- Date : 21.10.2011
- Package : Digipack
- Running Time : 108:00
- Video Format : NTSC
- Audio Format : Stereo
- Regionalcode: 2,3,4,5,6
- FSK: 0
Weather Report Live in Cologne 1983
by Brian Glasser (Author of ‘In A Silent Way: A Portrait of Joe Zawinul’)
Beware! This Double-CD or DVD package you’ve just acquired is dynamite, and it will detonate when placed in a tray and read by a laser.
The Moment In Time
The year is 1983, and Weather Report are out on the road, in Europe for the first time in their new incarnation. Pastorius? Erskine? Robert Thomas? All are Mr. Gone. Big shoes to fill, and who’s stepped into them but a bunch of kids hardly anyone’s heard of. Hell, even Joe and Wayne hadn’t heard of a couple of them when they hired them less than a year earlier: it was the new drummer, Omar Hakim (23) who had recruited bassist Victor Randall Bailey (22) and percussionist Jose Rossy, because a batch of US gigs were imminent and Zawinul understood that if the sidemen were comfortable with one another, then things would be cool, “because me and Wayne, we can play with anybody …..”.
The band had subsequently gone into the studio to make the album ‘Procession’, and a new edition of Weather Report was officially born – the last edition, as it turned out, but very far from the least of the many. (Were there any ‘leasts’, actually ….?) Hakim recalls that when he first joined – and remember, he was young enough to be one of Joe and Wayne’s sons, and they were his musical heroes – “I was initially insanely nervous about the fact that there wasn’t much discussion about the music. I kept thinking, ‘When are we going to talk?’. There was a lot of eating and drinking and hanging out; and then I realised that that was the rehearsal: it was the conversation that began from hanging out together that finished on stage. So there was a lot of trust there – they were saying, ‘We trust your choices as a musician – we don’t need to tell you what to play.’” That trust was vindicated by the music that is created at this concert in Cologne, recorded by German TV (danke schon!).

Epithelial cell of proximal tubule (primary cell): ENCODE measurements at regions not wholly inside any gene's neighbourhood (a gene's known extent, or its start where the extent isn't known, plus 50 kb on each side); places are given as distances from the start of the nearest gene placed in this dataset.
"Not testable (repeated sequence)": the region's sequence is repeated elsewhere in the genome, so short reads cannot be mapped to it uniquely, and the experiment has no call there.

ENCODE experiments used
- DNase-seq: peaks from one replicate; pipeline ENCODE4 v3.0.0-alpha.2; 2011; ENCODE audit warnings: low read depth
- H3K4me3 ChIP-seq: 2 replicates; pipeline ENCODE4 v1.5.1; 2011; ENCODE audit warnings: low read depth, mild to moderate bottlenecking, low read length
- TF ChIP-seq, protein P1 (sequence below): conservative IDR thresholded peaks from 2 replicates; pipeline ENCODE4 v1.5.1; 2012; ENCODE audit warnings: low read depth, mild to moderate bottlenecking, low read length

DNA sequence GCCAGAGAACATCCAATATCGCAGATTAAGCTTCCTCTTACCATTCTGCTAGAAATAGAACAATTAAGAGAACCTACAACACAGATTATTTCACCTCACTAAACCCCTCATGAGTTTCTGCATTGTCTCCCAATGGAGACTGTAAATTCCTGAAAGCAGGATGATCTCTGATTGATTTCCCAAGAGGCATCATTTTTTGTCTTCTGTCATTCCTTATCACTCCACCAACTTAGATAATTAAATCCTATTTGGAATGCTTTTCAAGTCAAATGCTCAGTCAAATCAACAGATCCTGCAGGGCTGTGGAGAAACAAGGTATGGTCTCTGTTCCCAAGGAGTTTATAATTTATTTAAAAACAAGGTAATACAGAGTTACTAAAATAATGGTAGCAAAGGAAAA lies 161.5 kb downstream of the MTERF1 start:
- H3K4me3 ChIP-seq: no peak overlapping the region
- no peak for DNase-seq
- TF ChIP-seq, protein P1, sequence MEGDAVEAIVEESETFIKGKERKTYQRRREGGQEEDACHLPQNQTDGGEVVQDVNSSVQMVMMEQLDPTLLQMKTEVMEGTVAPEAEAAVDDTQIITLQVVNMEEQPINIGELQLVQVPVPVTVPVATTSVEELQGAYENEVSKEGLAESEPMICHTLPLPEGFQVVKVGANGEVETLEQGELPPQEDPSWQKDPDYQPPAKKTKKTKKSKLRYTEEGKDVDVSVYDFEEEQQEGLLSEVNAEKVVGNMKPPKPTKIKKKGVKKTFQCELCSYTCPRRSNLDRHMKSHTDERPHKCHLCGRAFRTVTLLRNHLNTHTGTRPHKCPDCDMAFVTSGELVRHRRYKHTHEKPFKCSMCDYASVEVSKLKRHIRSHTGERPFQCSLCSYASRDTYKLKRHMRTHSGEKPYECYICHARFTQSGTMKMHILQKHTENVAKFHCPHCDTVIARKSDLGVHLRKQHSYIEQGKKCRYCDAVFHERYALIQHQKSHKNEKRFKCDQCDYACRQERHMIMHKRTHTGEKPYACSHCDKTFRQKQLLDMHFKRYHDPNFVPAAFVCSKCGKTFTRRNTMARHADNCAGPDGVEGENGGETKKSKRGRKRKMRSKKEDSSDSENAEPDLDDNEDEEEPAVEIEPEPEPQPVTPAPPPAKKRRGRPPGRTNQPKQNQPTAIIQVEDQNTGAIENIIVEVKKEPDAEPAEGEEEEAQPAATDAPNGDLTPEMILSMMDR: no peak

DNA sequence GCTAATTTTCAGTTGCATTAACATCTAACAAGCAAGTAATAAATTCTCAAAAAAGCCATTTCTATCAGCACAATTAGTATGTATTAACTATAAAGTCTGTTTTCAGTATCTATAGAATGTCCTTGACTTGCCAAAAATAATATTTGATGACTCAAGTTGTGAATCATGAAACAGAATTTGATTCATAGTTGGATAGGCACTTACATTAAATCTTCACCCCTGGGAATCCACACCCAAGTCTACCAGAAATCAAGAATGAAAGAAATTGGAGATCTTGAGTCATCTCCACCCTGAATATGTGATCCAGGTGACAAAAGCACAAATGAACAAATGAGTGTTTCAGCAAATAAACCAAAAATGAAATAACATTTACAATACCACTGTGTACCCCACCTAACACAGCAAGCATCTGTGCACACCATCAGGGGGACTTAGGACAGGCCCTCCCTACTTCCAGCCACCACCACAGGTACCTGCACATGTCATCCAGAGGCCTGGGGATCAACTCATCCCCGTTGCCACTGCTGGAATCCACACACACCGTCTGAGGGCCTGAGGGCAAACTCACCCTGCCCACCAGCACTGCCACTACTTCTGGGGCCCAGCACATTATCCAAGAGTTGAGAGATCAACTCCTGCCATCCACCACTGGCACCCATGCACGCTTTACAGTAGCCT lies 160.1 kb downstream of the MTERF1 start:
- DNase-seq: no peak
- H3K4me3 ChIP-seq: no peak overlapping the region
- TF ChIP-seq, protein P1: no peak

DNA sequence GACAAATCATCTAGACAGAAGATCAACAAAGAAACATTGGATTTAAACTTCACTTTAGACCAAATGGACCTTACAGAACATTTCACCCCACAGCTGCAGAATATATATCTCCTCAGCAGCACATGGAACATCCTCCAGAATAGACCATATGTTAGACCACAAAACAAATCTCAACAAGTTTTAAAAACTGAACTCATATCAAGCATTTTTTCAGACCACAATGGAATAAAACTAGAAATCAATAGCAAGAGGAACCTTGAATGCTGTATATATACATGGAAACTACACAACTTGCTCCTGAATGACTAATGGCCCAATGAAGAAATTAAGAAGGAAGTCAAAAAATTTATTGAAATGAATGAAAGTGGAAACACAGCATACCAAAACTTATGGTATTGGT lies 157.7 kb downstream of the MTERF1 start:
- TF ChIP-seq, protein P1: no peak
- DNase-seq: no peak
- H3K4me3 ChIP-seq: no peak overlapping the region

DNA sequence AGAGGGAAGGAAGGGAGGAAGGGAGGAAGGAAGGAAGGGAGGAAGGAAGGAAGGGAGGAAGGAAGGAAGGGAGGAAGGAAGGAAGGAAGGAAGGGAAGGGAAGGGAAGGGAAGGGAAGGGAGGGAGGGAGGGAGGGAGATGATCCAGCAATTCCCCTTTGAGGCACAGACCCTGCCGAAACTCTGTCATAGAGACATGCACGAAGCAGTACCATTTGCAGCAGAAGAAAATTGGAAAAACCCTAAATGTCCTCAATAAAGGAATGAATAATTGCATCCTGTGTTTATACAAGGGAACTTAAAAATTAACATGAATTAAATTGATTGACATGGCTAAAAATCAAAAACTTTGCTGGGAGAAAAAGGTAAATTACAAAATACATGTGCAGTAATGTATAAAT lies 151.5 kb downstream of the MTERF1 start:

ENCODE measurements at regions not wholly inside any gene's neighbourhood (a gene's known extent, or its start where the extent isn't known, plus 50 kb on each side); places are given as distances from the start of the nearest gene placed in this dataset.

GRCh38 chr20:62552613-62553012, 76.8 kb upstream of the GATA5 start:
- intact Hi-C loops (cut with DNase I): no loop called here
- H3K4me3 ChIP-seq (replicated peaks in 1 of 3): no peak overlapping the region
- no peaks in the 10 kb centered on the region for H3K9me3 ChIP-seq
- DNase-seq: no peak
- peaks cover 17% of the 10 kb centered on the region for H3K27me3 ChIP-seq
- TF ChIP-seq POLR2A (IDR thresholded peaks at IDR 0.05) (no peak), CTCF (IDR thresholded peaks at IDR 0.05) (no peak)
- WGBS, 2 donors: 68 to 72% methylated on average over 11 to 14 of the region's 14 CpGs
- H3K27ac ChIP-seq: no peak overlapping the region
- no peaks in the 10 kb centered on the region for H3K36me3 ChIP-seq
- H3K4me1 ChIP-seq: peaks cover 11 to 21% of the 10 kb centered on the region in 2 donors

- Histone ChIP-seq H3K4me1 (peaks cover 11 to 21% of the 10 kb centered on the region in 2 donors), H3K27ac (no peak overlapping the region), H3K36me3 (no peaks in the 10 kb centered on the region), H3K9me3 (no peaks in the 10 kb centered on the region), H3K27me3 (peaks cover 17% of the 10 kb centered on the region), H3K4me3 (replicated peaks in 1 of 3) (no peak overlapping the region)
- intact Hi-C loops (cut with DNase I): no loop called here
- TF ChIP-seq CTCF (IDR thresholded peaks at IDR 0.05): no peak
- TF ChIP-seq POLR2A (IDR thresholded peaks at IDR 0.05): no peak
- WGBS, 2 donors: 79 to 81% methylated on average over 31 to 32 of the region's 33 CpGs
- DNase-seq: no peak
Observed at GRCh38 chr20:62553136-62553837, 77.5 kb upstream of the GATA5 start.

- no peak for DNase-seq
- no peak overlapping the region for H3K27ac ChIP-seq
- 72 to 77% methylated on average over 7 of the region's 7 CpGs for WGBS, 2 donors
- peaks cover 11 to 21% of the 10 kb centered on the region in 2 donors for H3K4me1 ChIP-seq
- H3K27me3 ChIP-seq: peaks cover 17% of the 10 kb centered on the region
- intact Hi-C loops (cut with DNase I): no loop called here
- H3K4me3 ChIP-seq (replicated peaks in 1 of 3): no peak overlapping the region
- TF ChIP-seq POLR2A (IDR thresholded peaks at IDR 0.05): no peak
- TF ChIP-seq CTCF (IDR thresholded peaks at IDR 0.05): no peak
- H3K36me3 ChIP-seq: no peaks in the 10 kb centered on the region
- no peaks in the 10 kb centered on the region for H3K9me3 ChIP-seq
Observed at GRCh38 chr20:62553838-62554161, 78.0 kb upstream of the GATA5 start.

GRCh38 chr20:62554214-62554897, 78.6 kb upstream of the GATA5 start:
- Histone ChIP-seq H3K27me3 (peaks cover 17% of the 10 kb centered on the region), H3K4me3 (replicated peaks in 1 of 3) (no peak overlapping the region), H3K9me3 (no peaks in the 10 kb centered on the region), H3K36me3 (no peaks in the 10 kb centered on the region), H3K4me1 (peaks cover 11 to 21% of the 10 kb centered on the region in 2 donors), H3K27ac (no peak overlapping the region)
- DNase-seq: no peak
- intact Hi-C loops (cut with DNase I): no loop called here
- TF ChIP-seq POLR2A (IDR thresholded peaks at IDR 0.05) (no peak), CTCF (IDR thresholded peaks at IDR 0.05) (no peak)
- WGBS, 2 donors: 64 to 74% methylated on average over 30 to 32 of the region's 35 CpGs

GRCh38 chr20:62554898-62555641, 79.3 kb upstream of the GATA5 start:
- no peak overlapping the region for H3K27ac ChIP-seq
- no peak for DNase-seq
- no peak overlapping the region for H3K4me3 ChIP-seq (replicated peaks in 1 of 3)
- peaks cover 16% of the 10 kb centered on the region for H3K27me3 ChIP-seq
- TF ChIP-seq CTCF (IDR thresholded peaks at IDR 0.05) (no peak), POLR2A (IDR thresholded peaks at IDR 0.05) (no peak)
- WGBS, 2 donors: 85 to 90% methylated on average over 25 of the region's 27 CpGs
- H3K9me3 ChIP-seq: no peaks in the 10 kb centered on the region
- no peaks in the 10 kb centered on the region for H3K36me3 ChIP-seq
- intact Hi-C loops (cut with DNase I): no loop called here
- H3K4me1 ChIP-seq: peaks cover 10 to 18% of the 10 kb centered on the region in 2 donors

You only have to watch Zawinul walking on stage and taking up position behind his flotilla of keyboards to know that what’s coming will be major – he’s the opposite of nervous, plainly super-confident that the band and the music he’s about to unleash on the audience is, in his terminology, ‘going to kill them’. Out comes a concoction of his weird and wonderful sound samples; in come the cymbals, setting up a smouldering groove; and we’re into the mighty ‘Procession’. The piece introduces the genius that is Hakim: power, precision and delicacy intermingling in a way that, by rights, should not be possible. The serpentine melody gets cranked up each time it goes around; and by the end the music is no longer smouldering, it’s a four-alarm fire. One of the great show-openers!